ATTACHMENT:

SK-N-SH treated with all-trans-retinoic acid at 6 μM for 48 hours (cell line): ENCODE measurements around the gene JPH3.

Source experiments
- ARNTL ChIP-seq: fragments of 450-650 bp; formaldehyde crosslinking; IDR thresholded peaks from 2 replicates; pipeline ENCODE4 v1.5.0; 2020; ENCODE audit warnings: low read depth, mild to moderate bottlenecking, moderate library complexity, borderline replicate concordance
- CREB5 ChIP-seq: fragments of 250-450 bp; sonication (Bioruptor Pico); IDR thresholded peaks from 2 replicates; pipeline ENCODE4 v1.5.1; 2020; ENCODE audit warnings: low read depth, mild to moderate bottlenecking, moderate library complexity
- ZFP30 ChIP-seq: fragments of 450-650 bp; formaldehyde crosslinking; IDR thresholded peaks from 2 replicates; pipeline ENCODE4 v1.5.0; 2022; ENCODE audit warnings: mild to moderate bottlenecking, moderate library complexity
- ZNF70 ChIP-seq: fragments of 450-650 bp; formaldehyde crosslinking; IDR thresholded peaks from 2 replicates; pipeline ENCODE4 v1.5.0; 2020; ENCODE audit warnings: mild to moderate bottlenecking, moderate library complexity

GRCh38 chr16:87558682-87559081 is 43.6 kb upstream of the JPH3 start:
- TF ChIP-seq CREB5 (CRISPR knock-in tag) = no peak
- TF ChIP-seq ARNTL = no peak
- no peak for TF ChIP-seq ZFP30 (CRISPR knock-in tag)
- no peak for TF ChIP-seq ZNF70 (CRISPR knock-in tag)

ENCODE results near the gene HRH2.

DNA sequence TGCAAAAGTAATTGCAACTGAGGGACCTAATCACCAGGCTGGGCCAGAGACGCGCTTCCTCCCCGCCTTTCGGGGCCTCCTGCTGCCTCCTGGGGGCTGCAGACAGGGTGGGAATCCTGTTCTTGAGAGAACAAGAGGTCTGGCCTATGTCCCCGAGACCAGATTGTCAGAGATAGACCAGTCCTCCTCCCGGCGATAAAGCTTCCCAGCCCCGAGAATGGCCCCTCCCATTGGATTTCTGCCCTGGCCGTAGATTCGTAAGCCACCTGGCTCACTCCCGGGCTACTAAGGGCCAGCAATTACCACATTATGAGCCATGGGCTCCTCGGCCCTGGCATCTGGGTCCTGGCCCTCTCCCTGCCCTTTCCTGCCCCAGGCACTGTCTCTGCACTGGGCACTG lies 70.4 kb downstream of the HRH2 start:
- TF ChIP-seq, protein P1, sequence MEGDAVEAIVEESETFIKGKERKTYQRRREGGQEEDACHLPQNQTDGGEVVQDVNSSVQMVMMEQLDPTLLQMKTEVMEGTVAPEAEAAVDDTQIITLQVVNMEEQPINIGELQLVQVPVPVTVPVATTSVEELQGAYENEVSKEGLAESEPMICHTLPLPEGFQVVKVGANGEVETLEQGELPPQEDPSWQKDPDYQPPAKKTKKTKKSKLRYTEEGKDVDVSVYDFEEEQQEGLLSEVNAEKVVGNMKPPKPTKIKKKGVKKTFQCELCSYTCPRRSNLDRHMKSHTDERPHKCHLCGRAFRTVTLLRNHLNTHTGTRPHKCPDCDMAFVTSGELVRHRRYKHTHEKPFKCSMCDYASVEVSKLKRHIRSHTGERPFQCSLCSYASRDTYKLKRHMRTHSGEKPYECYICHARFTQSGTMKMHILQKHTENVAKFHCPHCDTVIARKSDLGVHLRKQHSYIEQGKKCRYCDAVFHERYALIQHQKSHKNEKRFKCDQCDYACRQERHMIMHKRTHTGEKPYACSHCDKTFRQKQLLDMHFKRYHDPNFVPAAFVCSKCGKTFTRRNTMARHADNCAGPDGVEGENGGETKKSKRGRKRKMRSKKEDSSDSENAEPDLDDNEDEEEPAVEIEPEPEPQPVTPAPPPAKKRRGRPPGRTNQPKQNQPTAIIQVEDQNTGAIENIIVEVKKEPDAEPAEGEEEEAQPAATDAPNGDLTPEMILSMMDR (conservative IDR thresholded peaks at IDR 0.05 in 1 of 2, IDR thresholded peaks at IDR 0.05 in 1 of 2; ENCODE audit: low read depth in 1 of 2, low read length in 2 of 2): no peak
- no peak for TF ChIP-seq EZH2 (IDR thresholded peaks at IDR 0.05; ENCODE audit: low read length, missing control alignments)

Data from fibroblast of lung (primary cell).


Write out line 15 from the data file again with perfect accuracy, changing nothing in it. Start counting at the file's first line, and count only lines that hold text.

- no peak for TF ChIP-seq EZH2 (IDR thresholded peaks at IDR 0.05; ENCODE audit: low read length, missing control alignments)